Feature: Learning by doing

When juniors Mallory Guess and Jess Silva met in 2014, they never imagined they would travel to Ghana together during their senior summer. 

The two biology majors bonded through a love of soccer when they both joined the college team their freshmen year. As time progressed, they became classmates. 

Now, with one year left in their college careers, they can soon add roommates and travel buddies to the list of bonds they share. 

Guess and Silva will depart from the United States on July 31 for a three-week excursion in Ghana — a country on the Gulf of Guinea in West Africa. Silva first found out about the opportunity to travel through a convocation from two seniors who previously went on the trip. 

“I went to [seniors] Artur Schneider and Sarah Hendricks’ campus exchange and was really interested in it,” Silva said. “I thought it was really cool that they got to work in a clinic in Africa and experience not only the safari side and the fun side, but they got to make a difference in the clinic and learn a lot about the third-world country and the healthcare there.” 

Immediately after the exchange, Silva found Guess and said she was “awestruck” over the experience. 

“We said, ‘Oh my gosh, let’s apply,’” Silva said. “We looked up the pricing, and it was reasonable. So we applied and got accepted.” 

The trip is sponsored by the Passionate Youth Voluntary Organization, a non-partisan, non-religious, non-profit organization based out of Ghana that specializes in volunteer programs and service projects in the African country. 

With eight various programs and projects to choose from, Guess and Silva will participate in the healthcare project. For three weeks, the two will collaborate with local doctors and nurses in the medical field to get a better understanding of the health problems people in Africa face. 

“I’ve been in healthcare settings in the U.S., and I’m excited, but also nervous to see what it will be like in a third-world country where healthcare is so much different and much less available,” Guess said. “I’m nervous for what we’ll see but excited to get this awesome hands-on experience.”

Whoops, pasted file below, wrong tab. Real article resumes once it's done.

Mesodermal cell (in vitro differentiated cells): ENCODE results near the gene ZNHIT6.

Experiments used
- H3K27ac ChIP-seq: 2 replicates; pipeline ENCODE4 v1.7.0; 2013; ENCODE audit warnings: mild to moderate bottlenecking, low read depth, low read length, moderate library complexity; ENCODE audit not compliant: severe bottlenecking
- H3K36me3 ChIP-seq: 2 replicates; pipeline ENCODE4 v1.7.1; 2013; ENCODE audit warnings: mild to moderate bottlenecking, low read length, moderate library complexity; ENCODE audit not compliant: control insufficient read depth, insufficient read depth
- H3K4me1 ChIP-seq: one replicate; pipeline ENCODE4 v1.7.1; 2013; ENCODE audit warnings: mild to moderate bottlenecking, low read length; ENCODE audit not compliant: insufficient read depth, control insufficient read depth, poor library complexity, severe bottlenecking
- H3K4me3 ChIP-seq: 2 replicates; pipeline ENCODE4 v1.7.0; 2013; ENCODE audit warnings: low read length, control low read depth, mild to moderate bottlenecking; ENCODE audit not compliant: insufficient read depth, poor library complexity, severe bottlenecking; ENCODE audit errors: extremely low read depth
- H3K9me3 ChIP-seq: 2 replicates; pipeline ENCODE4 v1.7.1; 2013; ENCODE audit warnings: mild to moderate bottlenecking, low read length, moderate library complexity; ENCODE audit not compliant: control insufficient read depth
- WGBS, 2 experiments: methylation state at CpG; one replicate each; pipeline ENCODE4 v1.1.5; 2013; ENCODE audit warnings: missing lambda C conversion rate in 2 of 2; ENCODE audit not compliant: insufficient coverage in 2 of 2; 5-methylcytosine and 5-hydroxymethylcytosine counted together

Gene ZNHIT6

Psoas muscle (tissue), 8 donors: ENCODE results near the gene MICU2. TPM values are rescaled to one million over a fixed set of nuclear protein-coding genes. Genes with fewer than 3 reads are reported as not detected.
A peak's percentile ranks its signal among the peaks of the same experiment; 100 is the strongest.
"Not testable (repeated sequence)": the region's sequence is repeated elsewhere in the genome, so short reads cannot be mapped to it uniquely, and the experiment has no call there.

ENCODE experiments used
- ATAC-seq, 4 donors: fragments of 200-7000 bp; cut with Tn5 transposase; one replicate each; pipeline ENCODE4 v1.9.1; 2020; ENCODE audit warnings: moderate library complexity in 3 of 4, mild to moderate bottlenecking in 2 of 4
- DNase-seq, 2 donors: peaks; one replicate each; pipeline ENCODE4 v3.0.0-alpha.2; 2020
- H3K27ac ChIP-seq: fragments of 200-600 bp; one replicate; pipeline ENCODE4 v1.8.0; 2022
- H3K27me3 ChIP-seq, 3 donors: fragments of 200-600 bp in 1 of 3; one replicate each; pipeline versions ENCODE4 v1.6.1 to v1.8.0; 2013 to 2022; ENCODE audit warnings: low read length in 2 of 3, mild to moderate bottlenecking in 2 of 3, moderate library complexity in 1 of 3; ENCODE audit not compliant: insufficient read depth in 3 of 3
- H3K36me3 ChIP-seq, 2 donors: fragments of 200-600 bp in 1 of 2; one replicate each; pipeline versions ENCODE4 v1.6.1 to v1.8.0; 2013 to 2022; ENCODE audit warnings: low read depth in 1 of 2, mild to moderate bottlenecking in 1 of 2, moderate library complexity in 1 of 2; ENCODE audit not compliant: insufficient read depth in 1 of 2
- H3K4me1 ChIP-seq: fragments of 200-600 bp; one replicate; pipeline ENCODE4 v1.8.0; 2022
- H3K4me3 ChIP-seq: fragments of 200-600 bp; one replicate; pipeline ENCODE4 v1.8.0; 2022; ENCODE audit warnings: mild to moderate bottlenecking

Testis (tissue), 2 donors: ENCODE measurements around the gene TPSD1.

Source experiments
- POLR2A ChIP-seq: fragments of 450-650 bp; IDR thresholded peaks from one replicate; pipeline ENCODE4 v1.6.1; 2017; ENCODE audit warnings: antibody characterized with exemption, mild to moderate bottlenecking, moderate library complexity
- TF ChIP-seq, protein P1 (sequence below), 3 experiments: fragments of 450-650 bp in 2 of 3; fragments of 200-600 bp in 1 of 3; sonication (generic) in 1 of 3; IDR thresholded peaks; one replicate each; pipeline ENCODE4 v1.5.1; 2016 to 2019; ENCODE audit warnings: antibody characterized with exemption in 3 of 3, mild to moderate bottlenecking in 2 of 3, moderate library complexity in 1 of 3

Both Guess and Silva have held previous internships at area hospitals and healthcare facilities, leaving them feeling uncertain because of how different the African healthcare system works. 

“We’re going to a third-world country where it’s going to be completely different,” Silva said. “I was excited to learn a little bit more about their healthcare. I’m still nervous about going somewhere completely different. It’ll be a culture shock. We’ve never been anywhere like Africa.” 

But the trip would not have been possible, Guess said, without the support of Franklin College. With scholarships from both the Office of Global Education and the Branigin Fund, the trip’s expenses were covered. 

As for the application process, Guess said she was shocked by how little they were required to submit. Because Passionate Youth Voluntary Organization is strictly a volunteer group and all participants are donating both their own time and financial abilities to take part, they do not ask for much from applicants, she said. 

“It’s kind of scary how much of a need is over there for people to help in the medical settings,” Guess said. “It could be scary what we see.” 

But despite the nerves, both Silva and Guess said they’re looking forward to experiencing a new country, much different from other countries they’ve explored. 

On the weekends, they will have the opportunity to visit orphanages around the country and play with children, go on safaris, surf at a cave and explore local towns. 

And while there is some fun included on the trip, it’s not all play. Guess and Silva will work in the hospital Monday through Thursday, shadowing doctors and gaining as much hands-on experience as possible, leaving the opportunity for both women to meet a variety of people. 

“If I can somehow make an impact on them and help them find joy and happiness, even while they’re sick or injured—I’m excited to see how Christ will use this,” Guess said. “There are going to be ways for me to tie my faith into it. I’m excited to experience that in a health care setting that I can apply to my future endeavors.” 

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About Shelby Mullis 29 Articles

Shelby Mullis is the news editor for The Franklin. She has held various positions in multimedia journalism, most recently serving as a reporter at The Republic in Columbus during Summer 2017. Shelby is also a reporter for TheStatehouseFile.com, Franklin College’s Indiana Statehouse news bureau, and was recently hired as a feature writer for the Franklin College Marketing and Communications Department.

This is Shelby’s second year in a leadership role and her third year on The Franklin staff. She previously held positions as a staff writer, assistant news editor and copy chief.

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